This study aimed to determine the effectiveness of World Vision’s community‐based intervention strategies implemented on EVD knowledge, preventive and treatment care‐seeking practices of community members. The study also explores differences between households containing both children sponsored by World Vision and a documented case of Ebola, and those without.
This study explored the following objectives: Explore client perceptions of health care providers and client perspectives, including any Ebola-related stigma that may influence health-seeking behaviors; Explore facility and community-based health care providers’ perceptions of service provision including fear, self-confidence, training/supervision, and trust in the health system. Quantitative Assessment on Health System Trust and Health Service Utilization in Liberia
The Knowledge, Attitudes and Practice (KAP) study was conducted between December 7th and 22nd, 2014, to gauge the success of social mobilization efforts to educate the general public on key Ebola prevention messages in the country. The study design included quantitative and qualitative components. A questionnaire survey from a representative sample of 1,140 households was conducted in 6 purposely selected counties (Montserrado, Grand Gedeh, Lofa,...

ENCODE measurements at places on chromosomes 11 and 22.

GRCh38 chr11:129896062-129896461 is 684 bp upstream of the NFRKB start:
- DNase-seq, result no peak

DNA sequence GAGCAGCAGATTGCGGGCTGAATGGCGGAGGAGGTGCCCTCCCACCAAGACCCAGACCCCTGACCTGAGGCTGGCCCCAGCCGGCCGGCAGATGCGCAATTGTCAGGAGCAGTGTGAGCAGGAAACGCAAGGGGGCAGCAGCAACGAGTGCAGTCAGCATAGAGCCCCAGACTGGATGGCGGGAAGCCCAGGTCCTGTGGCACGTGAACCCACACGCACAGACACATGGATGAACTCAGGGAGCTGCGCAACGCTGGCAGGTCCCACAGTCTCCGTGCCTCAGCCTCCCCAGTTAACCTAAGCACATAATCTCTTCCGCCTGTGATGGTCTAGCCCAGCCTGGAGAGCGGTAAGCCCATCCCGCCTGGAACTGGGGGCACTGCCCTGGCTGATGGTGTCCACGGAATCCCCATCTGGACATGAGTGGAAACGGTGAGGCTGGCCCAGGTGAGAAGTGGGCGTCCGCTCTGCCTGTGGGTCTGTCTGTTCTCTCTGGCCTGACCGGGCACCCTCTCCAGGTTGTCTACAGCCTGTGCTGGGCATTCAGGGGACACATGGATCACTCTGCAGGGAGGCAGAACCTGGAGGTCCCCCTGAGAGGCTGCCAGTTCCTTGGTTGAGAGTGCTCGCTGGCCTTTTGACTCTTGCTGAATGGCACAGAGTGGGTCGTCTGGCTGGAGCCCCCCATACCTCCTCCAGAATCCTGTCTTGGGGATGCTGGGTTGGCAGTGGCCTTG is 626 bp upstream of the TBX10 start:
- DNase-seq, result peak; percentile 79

Community Perspectives about Ebola in Bong, Lofa and Montserrado Counties of Liberia: Results of a Qualitative Study
Food insecurity, work, migration and roadblocks in the context of Ebola in Liberia
Gift giving in the context of Ebola in Sierra Leone
Youth mobilisation – Key considerations in the context of Ebola in Sierra Leone and Liberia
Liberia: handling of bodies and national memorials – community perceptions from Monrovia
Anthropological Study of Ebola in Liberia